INDIANAPOLIS (AP) — All three Indiana deaths from fungal meningitis caused
by injections of a recalled back pain medication have been linked to Elkhart
County, as have more than two-thirds of the state’s 41 total cases, the
county’s health officer confirmed Wednesday.
Elkhart County Health Officer Dr. Dan Nafziger confirmed the deaths and 28
cases of the meningitis but declined to discuss any specific cases.
State and federal health officials updated Indiana’s numbers Wednesday to 41
total cases and three deaths — including that of one out-of-state resident.
Relatives of 89-year-old Pauline Burema of Cassopolis, Mich., have said they
believe she contracted the disease after receiving an injection at the OSMC
Outpatient Surgery Center in Elkhart. Burema died Oct. 10.
The Elkhart County Health Department is tracking each of the 28 cases linked
to the northern Indiana county, which is east of South Bend and borders
Michigan, Nafziger said.
Most patients have responded well to treatment, he said.
“A number of patients have been sent home from the hospital already,”
Nafziger said. “The majority of the patients that have been diagnosed are
back out in the community.”
Fungal meningitis is not contagious, health officials have said.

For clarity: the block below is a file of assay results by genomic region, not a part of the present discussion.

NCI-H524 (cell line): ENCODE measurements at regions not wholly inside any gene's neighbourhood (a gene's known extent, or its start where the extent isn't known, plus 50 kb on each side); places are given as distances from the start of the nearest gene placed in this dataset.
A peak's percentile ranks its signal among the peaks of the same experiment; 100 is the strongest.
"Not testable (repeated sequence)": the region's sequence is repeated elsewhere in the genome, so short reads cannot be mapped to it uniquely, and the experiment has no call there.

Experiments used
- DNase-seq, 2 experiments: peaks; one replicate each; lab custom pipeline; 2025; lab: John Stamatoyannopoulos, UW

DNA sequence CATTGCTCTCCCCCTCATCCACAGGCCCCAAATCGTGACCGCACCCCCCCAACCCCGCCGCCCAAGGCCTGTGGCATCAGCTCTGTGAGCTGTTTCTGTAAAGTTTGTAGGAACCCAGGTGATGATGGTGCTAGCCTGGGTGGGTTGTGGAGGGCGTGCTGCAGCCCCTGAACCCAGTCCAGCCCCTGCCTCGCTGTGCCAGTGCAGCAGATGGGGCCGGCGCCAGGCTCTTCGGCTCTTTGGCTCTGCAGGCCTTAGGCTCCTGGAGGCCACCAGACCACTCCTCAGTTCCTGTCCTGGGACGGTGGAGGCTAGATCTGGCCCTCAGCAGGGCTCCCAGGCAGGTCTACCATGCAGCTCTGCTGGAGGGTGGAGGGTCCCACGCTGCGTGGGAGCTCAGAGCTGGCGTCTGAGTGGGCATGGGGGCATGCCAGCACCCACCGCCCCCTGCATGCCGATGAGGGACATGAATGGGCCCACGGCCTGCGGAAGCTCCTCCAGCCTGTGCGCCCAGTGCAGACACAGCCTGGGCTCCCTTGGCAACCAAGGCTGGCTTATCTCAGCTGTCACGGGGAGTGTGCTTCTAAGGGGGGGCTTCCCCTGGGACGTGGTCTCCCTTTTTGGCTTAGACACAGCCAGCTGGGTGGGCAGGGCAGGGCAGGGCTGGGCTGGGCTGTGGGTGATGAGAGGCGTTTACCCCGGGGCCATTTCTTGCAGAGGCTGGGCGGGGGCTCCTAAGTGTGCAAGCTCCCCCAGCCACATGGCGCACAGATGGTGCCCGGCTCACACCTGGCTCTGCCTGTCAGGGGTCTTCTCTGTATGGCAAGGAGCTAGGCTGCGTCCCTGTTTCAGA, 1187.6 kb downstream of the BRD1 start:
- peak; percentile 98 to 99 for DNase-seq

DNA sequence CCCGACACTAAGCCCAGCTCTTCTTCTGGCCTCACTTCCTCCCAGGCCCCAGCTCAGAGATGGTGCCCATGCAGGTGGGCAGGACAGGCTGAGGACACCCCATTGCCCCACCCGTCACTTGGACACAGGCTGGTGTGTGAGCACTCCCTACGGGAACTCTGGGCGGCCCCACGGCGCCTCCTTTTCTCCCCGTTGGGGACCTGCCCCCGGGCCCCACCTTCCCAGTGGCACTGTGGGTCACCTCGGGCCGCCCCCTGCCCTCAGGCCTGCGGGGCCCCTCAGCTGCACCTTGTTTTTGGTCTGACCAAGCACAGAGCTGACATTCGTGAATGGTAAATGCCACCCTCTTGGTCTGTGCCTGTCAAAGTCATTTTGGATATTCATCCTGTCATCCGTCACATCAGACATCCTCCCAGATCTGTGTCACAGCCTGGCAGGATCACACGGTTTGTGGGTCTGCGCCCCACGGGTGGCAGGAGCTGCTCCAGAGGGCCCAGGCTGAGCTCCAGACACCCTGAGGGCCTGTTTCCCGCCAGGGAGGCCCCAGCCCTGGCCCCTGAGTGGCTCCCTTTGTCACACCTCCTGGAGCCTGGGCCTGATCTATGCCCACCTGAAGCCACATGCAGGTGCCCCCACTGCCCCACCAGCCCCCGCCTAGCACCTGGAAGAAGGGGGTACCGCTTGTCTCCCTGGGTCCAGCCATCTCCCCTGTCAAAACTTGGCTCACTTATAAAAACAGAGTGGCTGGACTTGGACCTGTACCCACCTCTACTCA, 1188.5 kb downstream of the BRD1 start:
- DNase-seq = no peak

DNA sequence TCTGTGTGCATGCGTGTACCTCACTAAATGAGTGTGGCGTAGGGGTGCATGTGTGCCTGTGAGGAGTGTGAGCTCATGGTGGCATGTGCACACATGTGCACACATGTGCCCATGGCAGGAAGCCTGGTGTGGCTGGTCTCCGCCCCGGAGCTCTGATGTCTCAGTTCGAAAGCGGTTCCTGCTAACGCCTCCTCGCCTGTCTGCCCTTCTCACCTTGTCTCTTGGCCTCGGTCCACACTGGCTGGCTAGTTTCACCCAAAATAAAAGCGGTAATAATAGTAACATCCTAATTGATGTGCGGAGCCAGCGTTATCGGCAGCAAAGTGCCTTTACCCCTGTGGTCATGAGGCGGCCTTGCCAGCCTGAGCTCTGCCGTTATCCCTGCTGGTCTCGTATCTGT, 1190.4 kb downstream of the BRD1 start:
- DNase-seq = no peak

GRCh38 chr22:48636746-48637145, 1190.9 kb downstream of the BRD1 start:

The Indiana State Department of Health has identified the OSMC clinic as one
of six Indiana clinics that received contaminated steroids from the New
England Compounding Center of Framingham, Mass. All of the steroids have
been voluntarily recalled.
Nafziger said the clinic and area hospitals have responded well to the
“I think it’s been a very difficult circumstance for the providers. It’s not
anything anyone foresaw,” he said.
The state health department said Indiana has 1,502 people who were exposed
to the contaminated medication through an epidural or joint injection. The
five other Indiana clinics that received the contaminated steroids are
located in Evansville, Fort Wayne, South Bend, Terre Haute and Columbus.
“Unfortunately the number of patients and victims has grown,” Health
Commissioner Dr. Gregory Larkin said in a news release. “Every patient
exposed in Indiana has been contacted by their healthcare provider. “
Nationwide, there have been 24 deaths and 317 cases of fungal meningitis in
17 states, the Centers for Disease Control and Prevention reported
The Centers for Disease Control: